New flu shot is just for horses—but it’ll help us, tooResearchers have developed a new live equine influenza vaccine that is safe and more protective than existing vaccines, which haven’t gotten an update in more than 25 years. A new vaccine is necessary not only to keep horses healthy, but also to protect people, says Luis Martinez-Sobrido, associate professor of microbiology and immunology at the University of Rochester Medical Center. Animals are
22h

Futurity.org

Hearing aids may cut hospital visits for older adultsHearing aids hold the potential to cut older adults’ visits to the hospital or emergency room, a new study suggests. That could mean lower costs in the long run, though more research will be necessary to see if this is true. The study arrives at a time when discussion about adding Medicare coverage for hearing aids is rising. Hearing aids cost thousands of dollars and insurance almost never cover
22h

New Scientist - News

A mix-up means US air pollution is way worse than thoughtLevels of nitrogen oxides in the air are still falling across the US, but satellite measurements show the reduction has slowed down unexpectedly since 2011
22h

Futurity.org

New method could make probing epileptic brains easierA new technique may simplify the placement of electrodes in the brains of patients with epilepsy. The method, called BrainGuide, is a software-based automation tool for use by neurosurgeons that plots the correct placement of probes in the brains of patients with non-treatable forms of epilepsy. The gathered information could then be used to design future procedures in which doctors could remove,
23h

Futurity.org

How the E.U.’s new online privacy laws will affect youThe effects of the European Union’s sweeping new data privacy laws, set for implementation in May, won’t be limited to Europe, argues Albert Gidari, director of privacy at the Center for Internet & Society at Stanford Law School. “…you should be seeing new privacy policies, terms of use, and consent mechanisms right now as you log in to your services…” Known as the General Data Protection Regulat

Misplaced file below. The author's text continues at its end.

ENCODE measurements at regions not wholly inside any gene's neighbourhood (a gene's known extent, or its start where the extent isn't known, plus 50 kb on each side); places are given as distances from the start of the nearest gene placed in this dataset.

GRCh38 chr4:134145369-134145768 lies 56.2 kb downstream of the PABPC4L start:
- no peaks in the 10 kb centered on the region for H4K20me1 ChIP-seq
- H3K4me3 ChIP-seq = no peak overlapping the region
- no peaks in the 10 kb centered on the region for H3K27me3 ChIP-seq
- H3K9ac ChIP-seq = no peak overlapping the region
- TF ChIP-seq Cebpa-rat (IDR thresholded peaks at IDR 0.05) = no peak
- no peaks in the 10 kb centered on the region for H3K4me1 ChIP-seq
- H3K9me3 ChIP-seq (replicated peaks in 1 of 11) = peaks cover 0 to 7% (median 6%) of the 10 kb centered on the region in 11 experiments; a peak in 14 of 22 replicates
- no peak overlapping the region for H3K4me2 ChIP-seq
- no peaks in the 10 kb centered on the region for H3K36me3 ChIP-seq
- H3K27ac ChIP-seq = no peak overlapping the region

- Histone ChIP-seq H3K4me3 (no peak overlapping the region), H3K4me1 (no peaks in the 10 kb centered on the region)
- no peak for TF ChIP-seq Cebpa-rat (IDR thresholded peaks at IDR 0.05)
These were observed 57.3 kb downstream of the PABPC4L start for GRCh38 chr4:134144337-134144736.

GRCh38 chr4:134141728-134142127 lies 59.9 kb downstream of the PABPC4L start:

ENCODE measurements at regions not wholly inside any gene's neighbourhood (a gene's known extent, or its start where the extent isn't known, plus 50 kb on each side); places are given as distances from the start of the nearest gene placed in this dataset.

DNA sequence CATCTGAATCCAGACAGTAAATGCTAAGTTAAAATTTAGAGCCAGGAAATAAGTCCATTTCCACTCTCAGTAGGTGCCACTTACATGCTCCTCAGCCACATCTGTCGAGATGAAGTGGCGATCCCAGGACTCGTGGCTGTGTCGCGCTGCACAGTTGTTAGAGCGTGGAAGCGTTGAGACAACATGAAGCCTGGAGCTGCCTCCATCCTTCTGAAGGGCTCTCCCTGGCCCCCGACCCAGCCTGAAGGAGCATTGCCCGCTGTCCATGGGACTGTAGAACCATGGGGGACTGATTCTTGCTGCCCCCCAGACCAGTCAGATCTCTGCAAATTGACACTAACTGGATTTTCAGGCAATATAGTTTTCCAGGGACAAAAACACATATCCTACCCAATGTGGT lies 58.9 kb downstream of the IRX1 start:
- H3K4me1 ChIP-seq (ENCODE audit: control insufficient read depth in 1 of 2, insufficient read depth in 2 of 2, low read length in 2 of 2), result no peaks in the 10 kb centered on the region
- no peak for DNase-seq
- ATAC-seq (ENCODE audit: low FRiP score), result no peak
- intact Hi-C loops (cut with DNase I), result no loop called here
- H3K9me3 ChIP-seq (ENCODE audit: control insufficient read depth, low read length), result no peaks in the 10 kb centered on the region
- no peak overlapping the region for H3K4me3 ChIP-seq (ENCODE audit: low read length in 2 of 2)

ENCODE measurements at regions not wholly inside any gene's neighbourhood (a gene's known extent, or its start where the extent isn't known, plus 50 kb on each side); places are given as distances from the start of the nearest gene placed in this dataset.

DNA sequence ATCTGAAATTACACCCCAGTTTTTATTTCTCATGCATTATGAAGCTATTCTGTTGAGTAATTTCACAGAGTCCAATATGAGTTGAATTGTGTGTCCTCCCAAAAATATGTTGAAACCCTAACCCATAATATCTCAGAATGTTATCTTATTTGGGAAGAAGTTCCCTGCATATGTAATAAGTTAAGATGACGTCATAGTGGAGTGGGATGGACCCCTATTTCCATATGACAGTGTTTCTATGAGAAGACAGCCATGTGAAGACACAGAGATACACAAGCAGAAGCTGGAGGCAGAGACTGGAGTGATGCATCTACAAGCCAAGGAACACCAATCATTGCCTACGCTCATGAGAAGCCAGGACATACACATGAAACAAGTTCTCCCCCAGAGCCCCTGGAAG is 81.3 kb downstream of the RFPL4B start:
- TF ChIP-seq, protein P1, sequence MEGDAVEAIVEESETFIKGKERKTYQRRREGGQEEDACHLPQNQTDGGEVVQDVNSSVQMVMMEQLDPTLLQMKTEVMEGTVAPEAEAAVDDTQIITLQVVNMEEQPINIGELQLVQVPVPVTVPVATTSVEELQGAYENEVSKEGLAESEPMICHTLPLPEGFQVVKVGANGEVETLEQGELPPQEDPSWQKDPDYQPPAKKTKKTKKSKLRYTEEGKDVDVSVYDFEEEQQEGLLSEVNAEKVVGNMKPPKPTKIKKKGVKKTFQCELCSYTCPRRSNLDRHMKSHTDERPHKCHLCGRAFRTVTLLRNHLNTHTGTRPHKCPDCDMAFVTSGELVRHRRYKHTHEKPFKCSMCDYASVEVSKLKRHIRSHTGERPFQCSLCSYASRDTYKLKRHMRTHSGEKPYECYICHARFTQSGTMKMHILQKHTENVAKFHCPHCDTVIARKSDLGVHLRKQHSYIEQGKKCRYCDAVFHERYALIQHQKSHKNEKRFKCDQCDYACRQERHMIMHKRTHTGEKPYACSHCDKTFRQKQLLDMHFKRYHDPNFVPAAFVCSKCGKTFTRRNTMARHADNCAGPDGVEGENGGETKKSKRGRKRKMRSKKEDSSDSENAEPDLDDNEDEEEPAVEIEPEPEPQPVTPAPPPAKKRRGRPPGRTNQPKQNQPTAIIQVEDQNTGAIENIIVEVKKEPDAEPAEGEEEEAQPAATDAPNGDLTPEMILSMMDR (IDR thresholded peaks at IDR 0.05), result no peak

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EurekAlert! - Breaking News

The effects of diet on the start of the menopauseIn the first UK study examining the relationship between diet and the start of the menopause researchers have found certain food groups could affect the age at which the menopause begins.
23h

EurekAlert! - Breaking News

Moderate to severe mid-life anxiety may be linked to later life dementiaModerate to severe mid-life anxiety may be linked to dementia in later life, suggests an analysis of the available published evidence in the online journal BMJ Open.
23h

EurekAlert! - Breaking News

Living close to a livestock farm linked to lowered allergy risk among adultsLiving close to a livestock farm may help curb the risk of common allergies among adults who aren't farmers or agricultural workers, suggests research published online in Occupational & Environmental Medicine.
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EurekAlert! - Breaking News